Welcome to Dorset Humanists

Dorset Humanists is a welcoming group for humanists, atheists and agnostics who seek to live ethical and fulfilling lives on the basis of reason and humanity. We meet in Bournemouth for informative and enjoyable presentations, debates and discussions on a wide range of subjects including ethics, science, religion, philosophy, politics, our environment and much more. We also organise regular social events.

The Science of Happiness

Happy Sun On Saturday, David Warden, Chair of Dorset Humanists shared the results of his reading around the science of happiness, and personal pursuit of the same, in an enjoyable and well-attended meeting. While there isn’t room to do justice to his presentation here, we present a brief summary of his key points and a list of books that David recommended during the afternoon.

If you’d like to discuss this topic, please post comments on our Facebook page or join the discussion on the 'HASSNERS' Humanist Meetup page.


1. Evolution doesn’t give a fig for your happiness. It just wants you alive and making babies.

2. Your brain is a contraption, part of which we share with lizards and other reptiles. The ancient limbic system generates troublesome emotions.

3. The happiest people are Swiss, in social class I, extrovert and married.

4. Your happiness ‘set point’ is partly determined by your genes and other unalterable factors.

5. You can take control of about 40% of your potential for happiness.

12 top tips

1. Spend more time with the people who make you feel good

2. You can take control of your brain chemistry (to some extent, by thinking of your emotions, chemical events in your body and as information, alarm signals)

3. Active activities (TV, a passive activity, induces mild depression)

4. Life is a package deal – unhappiness is part of the grainy ‘texture’ of life. Don’t be unhappy about unhappiness itself – it’s normal and it will pass.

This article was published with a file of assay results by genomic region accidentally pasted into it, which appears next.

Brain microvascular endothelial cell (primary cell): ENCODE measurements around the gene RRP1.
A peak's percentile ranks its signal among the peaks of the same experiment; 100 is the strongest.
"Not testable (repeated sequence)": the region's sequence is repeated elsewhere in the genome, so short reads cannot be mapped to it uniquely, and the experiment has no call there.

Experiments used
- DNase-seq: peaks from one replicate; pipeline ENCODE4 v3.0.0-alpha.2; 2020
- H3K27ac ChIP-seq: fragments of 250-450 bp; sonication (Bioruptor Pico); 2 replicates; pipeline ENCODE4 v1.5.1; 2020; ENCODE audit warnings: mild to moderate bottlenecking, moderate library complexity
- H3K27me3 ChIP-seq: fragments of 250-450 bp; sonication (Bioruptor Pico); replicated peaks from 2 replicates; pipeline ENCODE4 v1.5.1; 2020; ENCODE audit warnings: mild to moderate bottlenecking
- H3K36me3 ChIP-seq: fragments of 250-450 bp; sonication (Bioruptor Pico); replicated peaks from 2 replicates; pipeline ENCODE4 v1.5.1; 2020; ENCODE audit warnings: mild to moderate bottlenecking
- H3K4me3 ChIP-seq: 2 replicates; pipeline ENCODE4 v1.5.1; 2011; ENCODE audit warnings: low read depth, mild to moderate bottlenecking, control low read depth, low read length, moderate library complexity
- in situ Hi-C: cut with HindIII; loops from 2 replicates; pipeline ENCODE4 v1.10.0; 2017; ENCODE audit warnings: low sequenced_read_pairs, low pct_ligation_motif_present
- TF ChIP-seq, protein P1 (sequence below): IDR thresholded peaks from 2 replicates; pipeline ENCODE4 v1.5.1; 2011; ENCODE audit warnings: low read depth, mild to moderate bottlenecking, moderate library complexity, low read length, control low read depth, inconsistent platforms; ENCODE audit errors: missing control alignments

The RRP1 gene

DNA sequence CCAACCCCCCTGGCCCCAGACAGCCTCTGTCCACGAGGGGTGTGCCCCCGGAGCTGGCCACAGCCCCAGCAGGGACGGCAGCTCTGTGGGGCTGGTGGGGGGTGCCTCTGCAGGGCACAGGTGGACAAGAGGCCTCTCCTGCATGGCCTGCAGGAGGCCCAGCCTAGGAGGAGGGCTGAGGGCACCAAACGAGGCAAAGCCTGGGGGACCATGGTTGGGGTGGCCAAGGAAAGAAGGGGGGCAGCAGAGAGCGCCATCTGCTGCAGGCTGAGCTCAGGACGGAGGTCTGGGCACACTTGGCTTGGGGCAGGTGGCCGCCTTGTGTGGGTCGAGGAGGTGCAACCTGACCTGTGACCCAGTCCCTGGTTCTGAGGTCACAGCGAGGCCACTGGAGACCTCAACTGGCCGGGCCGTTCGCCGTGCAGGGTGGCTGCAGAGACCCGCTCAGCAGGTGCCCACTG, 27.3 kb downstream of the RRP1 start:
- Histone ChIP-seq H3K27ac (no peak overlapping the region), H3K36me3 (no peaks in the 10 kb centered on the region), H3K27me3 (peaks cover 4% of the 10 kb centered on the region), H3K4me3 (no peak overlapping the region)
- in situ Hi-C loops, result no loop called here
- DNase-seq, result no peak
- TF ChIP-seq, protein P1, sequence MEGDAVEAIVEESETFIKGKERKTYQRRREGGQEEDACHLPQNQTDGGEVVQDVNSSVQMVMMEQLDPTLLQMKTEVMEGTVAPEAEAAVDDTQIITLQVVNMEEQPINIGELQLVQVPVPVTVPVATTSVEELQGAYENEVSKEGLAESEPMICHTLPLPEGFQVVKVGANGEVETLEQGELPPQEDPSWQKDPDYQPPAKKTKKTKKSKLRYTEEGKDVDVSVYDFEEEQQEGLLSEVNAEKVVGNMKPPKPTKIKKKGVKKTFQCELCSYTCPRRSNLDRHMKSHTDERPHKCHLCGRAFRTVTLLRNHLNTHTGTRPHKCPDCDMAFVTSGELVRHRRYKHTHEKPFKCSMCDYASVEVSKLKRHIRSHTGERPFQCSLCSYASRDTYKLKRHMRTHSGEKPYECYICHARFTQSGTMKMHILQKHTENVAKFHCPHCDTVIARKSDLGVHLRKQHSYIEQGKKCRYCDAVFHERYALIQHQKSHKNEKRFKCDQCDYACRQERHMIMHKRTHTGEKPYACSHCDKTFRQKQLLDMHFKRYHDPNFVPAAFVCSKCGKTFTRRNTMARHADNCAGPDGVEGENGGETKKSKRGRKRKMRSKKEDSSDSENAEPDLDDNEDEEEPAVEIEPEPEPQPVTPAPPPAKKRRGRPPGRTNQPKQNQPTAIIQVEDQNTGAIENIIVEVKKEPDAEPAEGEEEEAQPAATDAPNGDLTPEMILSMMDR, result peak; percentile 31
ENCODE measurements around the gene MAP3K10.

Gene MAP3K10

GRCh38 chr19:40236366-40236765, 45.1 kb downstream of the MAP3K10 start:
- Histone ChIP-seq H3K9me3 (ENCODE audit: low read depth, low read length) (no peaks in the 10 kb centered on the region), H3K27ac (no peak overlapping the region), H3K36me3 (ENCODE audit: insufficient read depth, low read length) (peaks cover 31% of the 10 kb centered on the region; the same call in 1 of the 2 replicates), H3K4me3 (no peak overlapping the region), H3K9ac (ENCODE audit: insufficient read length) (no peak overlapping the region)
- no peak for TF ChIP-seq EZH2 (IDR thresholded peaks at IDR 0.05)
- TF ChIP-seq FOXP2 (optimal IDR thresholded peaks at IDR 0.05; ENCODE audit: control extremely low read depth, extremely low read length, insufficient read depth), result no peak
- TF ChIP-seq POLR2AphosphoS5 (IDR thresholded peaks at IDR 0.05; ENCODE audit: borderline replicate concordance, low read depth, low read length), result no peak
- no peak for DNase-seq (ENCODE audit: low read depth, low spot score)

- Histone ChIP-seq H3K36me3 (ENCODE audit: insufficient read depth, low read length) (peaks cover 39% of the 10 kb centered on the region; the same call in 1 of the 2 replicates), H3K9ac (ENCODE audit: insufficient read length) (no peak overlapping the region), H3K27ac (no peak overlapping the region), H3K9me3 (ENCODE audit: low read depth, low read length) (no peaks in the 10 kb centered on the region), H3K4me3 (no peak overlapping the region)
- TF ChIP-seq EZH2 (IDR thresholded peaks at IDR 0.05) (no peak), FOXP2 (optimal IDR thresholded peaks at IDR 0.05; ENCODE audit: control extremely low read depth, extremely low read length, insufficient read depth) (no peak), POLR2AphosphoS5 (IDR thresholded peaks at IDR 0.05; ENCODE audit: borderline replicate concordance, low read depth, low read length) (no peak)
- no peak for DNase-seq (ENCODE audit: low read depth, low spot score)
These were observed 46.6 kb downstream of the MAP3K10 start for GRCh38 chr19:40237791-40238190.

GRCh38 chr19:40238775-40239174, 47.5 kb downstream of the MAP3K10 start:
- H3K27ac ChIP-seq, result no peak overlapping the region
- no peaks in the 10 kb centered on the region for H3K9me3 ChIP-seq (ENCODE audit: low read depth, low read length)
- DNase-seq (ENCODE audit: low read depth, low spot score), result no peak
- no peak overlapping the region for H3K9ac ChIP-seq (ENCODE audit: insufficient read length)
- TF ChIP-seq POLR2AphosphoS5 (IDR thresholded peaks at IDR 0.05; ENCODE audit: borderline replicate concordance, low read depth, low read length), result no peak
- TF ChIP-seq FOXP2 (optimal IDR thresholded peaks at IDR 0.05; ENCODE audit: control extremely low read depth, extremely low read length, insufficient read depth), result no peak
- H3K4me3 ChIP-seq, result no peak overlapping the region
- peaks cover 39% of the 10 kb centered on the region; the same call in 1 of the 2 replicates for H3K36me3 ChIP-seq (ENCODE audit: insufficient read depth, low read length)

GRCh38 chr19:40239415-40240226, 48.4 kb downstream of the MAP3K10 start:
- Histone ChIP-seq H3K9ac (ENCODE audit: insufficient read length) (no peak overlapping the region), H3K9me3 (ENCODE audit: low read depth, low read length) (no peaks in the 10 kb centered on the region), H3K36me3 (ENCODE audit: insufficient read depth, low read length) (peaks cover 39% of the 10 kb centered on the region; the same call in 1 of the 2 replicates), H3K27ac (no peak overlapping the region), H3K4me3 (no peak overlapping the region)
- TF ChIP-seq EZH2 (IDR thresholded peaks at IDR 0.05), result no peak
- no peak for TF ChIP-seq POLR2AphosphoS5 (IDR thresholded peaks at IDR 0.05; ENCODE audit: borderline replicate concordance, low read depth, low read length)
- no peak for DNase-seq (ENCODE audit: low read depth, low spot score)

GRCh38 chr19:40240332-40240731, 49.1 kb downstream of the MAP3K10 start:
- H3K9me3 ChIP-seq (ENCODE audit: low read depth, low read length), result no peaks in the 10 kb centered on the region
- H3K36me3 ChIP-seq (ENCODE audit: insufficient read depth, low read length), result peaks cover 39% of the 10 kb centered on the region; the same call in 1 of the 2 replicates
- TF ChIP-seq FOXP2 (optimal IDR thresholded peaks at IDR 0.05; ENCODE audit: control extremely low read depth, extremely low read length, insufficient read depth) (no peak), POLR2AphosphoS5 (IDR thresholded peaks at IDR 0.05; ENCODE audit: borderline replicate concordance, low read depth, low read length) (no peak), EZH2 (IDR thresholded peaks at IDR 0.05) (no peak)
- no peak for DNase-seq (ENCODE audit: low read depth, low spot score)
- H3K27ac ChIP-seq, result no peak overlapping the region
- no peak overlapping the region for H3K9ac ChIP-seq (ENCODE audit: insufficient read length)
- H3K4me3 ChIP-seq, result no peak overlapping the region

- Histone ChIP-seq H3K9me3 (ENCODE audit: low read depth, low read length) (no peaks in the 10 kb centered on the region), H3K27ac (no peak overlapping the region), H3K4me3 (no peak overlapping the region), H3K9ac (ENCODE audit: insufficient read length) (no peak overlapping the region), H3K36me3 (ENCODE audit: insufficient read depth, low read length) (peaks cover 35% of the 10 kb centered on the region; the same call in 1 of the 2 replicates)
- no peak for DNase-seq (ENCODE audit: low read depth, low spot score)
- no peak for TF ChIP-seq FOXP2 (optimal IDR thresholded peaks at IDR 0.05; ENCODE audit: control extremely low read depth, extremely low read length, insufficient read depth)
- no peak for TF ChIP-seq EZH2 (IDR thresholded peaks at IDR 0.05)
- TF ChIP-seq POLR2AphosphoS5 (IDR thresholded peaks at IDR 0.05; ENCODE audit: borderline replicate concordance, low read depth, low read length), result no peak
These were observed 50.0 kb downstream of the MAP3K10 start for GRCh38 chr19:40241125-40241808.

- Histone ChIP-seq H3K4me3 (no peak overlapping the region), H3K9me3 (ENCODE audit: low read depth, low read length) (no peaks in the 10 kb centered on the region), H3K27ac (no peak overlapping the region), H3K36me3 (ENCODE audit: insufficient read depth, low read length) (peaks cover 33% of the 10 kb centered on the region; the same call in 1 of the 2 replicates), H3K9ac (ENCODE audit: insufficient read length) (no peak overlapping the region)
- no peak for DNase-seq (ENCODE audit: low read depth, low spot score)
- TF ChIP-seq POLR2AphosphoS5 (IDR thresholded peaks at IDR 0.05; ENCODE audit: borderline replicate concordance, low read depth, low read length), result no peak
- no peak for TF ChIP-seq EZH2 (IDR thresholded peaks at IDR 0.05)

5. Practise gratitude (over the space of a few days write a list with 100 items on it – things you have been grateful for in your life)

6. Honour your own life (no regrets…)

7. Practise compassion (to everyone around you, even the unlovely)

8. Take action to reduce stress (plan your time better)

9. Do more enjoyable things (and have some idleness time)

10. Engage your senses more fully (enjoy ordinary things, trees, birdsong, sunshine)

11. Join a community organisation (such as Dorset Humanists)

12. Start a happiness project (keep a happiness journal for a year and make it your goal to increase your happiness and those around you)

Further reading (And DW’s comments)

· Daniel Nettle The Science of Happiness – compact and readable

· Cecilia D’Felice Dare to be You – a beautiful self-help book

· Paul Gilbert Overcoming Depression – a chunky self-help manual

· Don Cupitt The Way to Happiness – Don Cupitt is keen on ‘ordinary ecstasy’

· Martin Seligman Authentic Happiness – Positive Psychology

· Robert Holden Be Happy – a bit religious but in-depth and useful

· Andre Jordan Heaven Knows I’m Miserable Now – a great book for wallowing in misery

(Note: If you do decide to buy any books from Amazon to further your investigation of the science of happiness, please use the following link which provides a small cash percentage to the British Humanist Association without increasing the price you pay: http://www.amazon.co.uk/?%5Fencoding=UTF8&tag=britishhumani-21&linkCode=sb1&camp=2378&creative=8438 ).

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